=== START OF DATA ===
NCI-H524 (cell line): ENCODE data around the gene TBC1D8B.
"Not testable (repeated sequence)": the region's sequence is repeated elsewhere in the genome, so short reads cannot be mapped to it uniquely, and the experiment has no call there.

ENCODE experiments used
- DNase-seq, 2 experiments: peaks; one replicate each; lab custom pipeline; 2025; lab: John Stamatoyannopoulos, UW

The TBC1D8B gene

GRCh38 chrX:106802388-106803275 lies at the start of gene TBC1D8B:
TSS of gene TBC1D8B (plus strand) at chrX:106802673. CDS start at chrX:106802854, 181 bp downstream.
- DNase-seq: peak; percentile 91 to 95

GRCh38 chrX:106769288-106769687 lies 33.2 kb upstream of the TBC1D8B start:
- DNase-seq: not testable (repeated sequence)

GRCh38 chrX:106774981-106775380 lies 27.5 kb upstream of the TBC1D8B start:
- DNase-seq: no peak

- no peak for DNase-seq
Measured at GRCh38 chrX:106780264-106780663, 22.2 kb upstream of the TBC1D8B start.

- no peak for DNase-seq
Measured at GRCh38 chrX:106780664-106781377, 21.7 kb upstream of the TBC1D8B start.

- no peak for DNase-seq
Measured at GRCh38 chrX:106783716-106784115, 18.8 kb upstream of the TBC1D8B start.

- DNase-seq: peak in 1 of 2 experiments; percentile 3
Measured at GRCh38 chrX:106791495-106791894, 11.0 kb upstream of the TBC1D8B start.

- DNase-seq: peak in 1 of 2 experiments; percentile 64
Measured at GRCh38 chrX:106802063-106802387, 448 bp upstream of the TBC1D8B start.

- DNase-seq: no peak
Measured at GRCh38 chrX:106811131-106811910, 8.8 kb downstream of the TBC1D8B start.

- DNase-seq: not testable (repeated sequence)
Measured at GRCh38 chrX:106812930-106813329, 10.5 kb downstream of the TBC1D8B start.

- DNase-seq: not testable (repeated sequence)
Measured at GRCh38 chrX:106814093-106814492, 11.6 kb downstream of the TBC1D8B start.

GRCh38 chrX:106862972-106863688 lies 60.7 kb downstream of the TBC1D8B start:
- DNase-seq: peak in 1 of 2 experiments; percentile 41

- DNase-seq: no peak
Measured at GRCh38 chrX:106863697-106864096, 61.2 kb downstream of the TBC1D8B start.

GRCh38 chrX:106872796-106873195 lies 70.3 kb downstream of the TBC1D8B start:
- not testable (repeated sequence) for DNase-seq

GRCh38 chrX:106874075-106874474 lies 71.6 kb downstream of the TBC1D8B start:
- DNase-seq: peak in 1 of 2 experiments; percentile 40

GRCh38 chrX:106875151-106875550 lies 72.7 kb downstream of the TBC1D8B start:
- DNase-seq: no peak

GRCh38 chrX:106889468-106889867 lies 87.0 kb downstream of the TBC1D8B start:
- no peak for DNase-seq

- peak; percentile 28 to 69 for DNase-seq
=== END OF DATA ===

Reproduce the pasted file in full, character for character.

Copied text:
NCI-H524 (cell line): ENCODE data around the gene TBC1D8B.
"Not testable (repeated sequence)": the region's sequence is repeated elsewhere in the genome, so short reads cannot be mapped to it uniquely, and the experiment has no call there.

ENCODE experiments used
- DNase-seq, 2 experiments: peaks; one replicate each; lab custom pipeline; 2025; lab: John Stamatoyannopoulos, UW

The TBC1D8B gene

GRCh38 chrX:106802388-106803275 lies at the start of gene TBC1D8B:
TSS of gene TBC1D8B (plus strand) at chrX:106802673. CDS start at chrX:106802854, 181 bp downstream.
- DNase-seq: peak; percentile 91 to 95

GRCh38 chrX:106769288-106769687 lies 33.2 kb upstream of the TBC1D8B start:
- DNase-seq: not testable (repeated sequence)

GRCh38 chrX:106774981-106775380 lies 27.5 kb upstream of the TBC1D8B start:
- DNase-seq: no peak

- no peak for DNase-seq
Measured at GRCh38 chrX:106780264-106780663, 22.2 kb upstream of the TBC1D8B start.

- no peak for DNase-seq
Measured at GRCh38 chrX:106780664-106781377, 21.7 kb upstream of the TBC1D8B start.

- no peak for DNase-seq
Measured at GRCh38 chrX:106783716-106784115, 18.8 kb upstream of the TBC1D8B start.

- DNase-seq: peak in 1 of 2 experiments; percentile 3
Measured at GRCh38 chrX:106791495-106791894, 11.0 kb upstream of the TBC1D8B start.

- DNase-seq: peak in 1 of 2 experiments; percentile 64
Measured at GRCh38 chrX:106802063-106802387, 448 bp upstream of the TBC1D8B start.

- DNase-seq: no peak
Measured at GRCh38 chrX:106811131-106811910, 8.8 kb downstream of the TBC1D8B start.

- DNase-seq: not testable (repeated sequence)
Measured at GRCh38 chrX:106812930-106813329, 10.5 kb downstream of the TBC1D8B start.

- DNase-seq: not testable (repeated sequence)
Measured at GRCh38 chrX:106814093-106814492, 11.6 kb downstream of the TBC1D8B start.

GRCh38 chrX:106862972-106863688 lies 60.7 kb downstream of the TBC1D8B start:
- DNase-seq: peak in 1 of 2 experiments; percentile 41

- DNase-seq: no peak
Measured at GRCh38 chrX:106863697-106864096, 61.2 kb downstream of the TBC1D8B start.

GRCh38 chrX:106872796-106873195 lies 70.3 kb downstream of the TBC1D8B start:
- not testable (repeated sequence) for DNase-seq

GRCh38 chrX:106874075-106874474 lies 71.6 kb downstream of the TBC1D8B start:
- DNase-seq: peak in 1 of 2 experiments; percentile 40

GRCh38 chrX:106875151-106875550 lies 72.7 kb downstream of the TBC1D8B start:
- DNase-seq: no peak

GRCh38 chrX:106889468-106889867 lies 87.0 kb downstream of the TBC1D8B start:
- no peak for DNase-seq

- peak; percentile 28 to 69 for DNase-seq